Contributed by sean on from the getting things done the puffy way dept.
This is my story of switching my 4.2 OpenBSD box from my old 15GB hard-disk to a new 160GB/7200/RPM one.
Lately I just frequently got "out of space" on my old 15GB hard-disk so I decided it's time to buy a new one. I got myself a 160GB IDE since my box only supports IDE hard-disks. So I started looking for a way to minimize my downtime and keep all my data and setup intact during and after the switch. I have to say that there was a single partition on my old 15GB hdd so this should be quite easy to dump and restore.
Read on for his solution.
Would you have solved this issue differently (how so)?
Andrei's submission as follows:
I browsed the OpenBSD FAQ and found that I could use dump(8) and restore(8) (http://www.openbsd.org/faq/faq14.html#Backup).What kinds of problems do you use OpenBSD to solve?
Note: I used a NFS mounted space for my system dump not a tape-drive. Throughout this story I will use /mnt/exported for my dump destination and source and /mnt/new for the new harddisk I mounted in.
1. First, the system dump. My single partition was wd0a so I started by dumping this partition into the NFS exported file-system.
/sbin/dump -0au -f /mnt/exported/systembackup /dev/rwd0aThis process took a long while (about an hour or so) since it all went through our LAN (which is a damn slow one).
2. Preparing the new hard-disk.
I got my new hard-disk in my box as primary slave. So now I have wd0 my old hdd and wd1 the new one. First I needed to initialize the new hdd for the use with OpenBSD (and only OpenBSD). For that I used:
$fdisk -e wd1 Enter 'help' for information fdisk: 1> reinit fdisk: 1> write fdisk: 1> quitAt the prompt I initialized the new hdd with the "reinit" command, then "write" and then "quit". After that I had to create the disklabel. I only needed to create one UFS slice so I choose my / slice to have 30GB of space.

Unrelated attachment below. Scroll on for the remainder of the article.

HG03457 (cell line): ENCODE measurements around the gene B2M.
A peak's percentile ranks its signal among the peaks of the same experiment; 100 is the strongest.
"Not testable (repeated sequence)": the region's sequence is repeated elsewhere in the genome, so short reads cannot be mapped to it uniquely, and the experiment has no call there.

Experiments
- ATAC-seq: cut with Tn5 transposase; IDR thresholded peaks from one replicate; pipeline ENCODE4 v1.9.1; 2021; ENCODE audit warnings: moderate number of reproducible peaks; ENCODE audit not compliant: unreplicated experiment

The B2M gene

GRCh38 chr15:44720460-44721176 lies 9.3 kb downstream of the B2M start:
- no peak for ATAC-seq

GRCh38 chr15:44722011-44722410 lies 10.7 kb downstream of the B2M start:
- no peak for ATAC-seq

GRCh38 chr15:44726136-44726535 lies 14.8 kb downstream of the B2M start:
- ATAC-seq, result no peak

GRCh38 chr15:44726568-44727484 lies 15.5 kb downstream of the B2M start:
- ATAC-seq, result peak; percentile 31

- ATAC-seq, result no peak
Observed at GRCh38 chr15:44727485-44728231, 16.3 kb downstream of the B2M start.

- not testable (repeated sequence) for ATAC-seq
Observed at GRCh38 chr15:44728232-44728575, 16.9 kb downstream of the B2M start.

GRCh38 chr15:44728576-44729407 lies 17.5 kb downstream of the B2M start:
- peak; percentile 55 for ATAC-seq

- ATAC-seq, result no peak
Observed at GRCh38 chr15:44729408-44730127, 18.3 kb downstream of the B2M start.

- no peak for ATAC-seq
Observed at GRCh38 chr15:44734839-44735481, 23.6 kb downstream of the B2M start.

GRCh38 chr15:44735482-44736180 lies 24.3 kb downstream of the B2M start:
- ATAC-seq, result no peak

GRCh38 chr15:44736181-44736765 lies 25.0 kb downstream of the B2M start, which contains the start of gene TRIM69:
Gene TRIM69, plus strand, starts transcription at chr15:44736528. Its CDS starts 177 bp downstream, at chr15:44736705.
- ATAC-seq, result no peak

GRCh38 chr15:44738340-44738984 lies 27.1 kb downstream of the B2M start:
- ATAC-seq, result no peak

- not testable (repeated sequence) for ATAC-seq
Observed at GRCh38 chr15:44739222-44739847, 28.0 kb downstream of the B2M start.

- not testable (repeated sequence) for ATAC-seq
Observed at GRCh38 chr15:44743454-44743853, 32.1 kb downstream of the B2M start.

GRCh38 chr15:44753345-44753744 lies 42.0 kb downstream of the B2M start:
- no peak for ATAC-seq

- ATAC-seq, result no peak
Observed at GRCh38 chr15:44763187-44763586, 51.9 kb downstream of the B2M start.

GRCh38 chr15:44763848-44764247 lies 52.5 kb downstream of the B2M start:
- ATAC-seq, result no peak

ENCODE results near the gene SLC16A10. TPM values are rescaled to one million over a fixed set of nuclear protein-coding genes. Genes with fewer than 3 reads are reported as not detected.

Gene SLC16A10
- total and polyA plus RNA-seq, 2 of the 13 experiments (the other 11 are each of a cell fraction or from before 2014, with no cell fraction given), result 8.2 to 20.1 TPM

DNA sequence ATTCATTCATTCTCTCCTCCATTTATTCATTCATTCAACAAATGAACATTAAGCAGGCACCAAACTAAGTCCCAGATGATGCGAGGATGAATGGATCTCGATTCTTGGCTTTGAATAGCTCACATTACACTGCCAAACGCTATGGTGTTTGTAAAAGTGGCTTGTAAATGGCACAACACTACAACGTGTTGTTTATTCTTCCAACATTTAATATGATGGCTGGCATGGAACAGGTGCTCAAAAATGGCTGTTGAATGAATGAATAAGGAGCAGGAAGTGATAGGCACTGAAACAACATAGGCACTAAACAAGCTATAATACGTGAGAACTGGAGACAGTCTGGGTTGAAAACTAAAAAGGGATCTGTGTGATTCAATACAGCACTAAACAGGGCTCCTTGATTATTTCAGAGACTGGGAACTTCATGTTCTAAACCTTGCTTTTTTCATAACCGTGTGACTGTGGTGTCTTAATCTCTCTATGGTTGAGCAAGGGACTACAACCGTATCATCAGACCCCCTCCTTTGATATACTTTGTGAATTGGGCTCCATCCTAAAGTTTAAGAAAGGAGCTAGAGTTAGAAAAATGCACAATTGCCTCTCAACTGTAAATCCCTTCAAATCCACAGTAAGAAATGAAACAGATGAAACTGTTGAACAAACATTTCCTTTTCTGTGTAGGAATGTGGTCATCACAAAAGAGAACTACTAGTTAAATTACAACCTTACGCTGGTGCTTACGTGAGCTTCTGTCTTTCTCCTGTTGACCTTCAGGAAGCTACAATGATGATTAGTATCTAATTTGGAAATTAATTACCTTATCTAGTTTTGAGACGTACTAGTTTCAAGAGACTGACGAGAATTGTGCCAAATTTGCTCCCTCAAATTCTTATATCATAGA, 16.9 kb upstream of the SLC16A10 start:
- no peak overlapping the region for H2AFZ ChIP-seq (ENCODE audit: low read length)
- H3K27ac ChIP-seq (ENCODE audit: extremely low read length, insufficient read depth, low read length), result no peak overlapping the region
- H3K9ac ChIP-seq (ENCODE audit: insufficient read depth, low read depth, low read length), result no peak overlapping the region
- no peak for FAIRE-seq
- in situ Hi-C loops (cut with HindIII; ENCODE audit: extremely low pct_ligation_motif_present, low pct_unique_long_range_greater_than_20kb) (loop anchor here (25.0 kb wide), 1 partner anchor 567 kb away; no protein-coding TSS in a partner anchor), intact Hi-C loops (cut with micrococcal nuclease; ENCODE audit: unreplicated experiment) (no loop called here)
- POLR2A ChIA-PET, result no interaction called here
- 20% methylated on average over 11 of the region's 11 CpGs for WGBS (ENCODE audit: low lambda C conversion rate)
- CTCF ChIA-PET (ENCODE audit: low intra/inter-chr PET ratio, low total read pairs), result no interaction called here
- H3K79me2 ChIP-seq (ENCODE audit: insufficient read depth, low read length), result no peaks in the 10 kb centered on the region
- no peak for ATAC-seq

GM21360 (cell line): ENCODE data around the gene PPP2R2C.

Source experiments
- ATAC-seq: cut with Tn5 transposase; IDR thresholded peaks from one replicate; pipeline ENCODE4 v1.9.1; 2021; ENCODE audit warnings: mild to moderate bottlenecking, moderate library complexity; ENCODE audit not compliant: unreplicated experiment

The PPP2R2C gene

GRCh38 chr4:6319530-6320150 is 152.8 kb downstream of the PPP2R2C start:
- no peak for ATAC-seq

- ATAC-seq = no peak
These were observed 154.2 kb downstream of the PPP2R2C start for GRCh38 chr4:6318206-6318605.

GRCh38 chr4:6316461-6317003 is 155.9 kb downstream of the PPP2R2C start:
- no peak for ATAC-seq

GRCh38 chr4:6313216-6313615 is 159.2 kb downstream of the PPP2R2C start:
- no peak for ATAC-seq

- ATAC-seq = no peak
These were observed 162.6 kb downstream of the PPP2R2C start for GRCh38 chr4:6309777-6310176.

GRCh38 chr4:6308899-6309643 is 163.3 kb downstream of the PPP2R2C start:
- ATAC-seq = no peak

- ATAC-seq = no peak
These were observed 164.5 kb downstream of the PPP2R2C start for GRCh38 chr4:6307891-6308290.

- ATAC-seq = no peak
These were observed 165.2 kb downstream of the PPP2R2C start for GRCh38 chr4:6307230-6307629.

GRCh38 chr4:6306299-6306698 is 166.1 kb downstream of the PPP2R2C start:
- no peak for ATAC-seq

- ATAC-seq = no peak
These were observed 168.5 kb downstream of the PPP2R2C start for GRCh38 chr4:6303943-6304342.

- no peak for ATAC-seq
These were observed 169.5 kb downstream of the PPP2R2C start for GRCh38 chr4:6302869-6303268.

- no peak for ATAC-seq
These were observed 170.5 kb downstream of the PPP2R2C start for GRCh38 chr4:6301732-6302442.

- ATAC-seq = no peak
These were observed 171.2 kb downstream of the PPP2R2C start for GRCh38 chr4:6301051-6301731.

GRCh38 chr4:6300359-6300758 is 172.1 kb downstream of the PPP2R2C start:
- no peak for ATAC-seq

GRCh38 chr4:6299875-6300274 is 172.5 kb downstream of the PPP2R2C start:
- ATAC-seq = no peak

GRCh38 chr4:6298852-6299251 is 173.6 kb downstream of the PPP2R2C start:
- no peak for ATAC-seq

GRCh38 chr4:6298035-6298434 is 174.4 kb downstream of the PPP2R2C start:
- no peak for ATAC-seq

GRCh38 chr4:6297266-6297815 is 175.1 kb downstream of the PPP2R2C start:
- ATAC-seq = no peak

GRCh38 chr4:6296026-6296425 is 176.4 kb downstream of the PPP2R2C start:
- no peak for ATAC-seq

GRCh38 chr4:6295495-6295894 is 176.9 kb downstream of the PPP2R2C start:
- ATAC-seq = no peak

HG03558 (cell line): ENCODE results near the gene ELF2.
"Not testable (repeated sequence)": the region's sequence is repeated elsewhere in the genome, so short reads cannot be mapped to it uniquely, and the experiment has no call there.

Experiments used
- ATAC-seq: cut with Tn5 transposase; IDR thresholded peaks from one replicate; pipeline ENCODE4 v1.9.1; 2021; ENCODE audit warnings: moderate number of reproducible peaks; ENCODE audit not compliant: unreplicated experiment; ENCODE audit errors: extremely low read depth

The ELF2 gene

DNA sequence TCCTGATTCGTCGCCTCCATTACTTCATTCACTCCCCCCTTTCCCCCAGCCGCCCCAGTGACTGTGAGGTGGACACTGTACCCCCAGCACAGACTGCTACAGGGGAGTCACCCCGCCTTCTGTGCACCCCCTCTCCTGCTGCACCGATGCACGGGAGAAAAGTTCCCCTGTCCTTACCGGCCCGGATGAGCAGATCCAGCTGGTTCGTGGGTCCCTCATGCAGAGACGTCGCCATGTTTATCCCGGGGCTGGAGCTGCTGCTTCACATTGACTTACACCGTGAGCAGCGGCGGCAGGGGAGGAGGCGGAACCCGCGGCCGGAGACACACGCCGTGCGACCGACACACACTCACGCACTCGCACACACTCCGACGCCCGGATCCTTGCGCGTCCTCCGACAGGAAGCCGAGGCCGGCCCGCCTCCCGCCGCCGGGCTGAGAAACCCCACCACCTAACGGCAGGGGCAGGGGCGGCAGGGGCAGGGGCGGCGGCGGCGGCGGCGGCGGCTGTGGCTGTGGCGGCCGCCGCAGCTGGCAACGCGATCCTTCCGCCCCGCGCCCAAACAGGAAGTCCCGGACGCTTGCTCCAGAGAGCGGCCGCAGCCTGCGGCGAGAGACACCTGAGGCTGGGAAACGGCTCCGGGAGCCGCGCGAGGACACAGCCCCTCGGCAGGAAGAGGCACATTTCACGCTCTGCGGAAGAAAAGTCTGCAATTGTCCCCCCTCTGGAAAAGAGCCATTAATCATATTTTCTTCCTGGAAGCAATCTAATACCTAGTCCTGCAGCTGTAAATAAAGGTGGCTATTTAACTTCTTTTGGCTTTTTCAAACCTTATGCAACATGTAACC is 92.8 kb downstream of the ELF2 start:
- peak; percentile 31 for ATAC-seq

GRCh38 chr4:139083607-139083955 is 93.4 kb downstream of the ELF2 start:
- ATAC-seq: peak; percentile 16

disklabel -E wd1 # Inside MBR partition 1: type A6 start ## size ####### Treating sectors ##-####### as the OpenBSD portion of the disk. You can use the 'b' command to change this. Initial label editor (enter '?' for help at any prompt) > a a size: 30G FS type: [4.2BSD] > a f size: 1G FS type: [swap] > qAt the prompt I added the a 30GB slice and after that I created the swap space.
3. Next I got my new file system and mounted the new slice onto /mnt/new.*********************************************** *** DO NOT FORGET ABOUT THE SWAP PARTITION. *** ***********************************************
For that I used the newfs command to build a clean file-system in place.
mount /dev/wd1a /mnt/newNow I should have the new 30GB slice ready for the restore of my system backup.
cd /mnt/new restore -rs 1 -f /mnt/exported/systembackupThis also will take a long while. Note that the restore command is pretty silent so if you would like to see which files are being restored you should add the -v flag but keep in mind that verbosity steals from your precious time :)
4. Next I wanted my new hard-disk to be able to boot :)
I used the following commands to write a new MBR for my drive and install boot blocks.
fdisk -i wd1 cp /usr/mdec/boot /mnt/new/boot /usr/mdec/installboot -v /mnt/new/boot /usr/mdec/biosboot wd15. Unmounted and halt.
After all this was done, with my heart beating like a locomotive I turned my box down, switched the IDE cables and...
VOILA ! My 4.2-current booted like a charm from my new hard-disk. I have to say it booted more than twice faster since my old hdd was a 4200 or 5400 RPM old runner.
6. I created 3 more slices for /var /home and /usr. You can do this the same
way as described above with the 30GB partition. I mounted /mnt/var, /mnt/home and /mnt/usr and copied my old /var, /home and /usr there using tar.
cd /home tar cf - * | ( cd /mnt/home; tar xfp -) cd /var tar cf - * | ( cd /mnt/var; tar xfp -) cd /usr tar cf - * | ( cd /mnt/usr; tar xfp -)Now change /etc/fstab to use your new slices and... reboot. At least that's
what I did. Everything works like a charm and about 3 times faster :)
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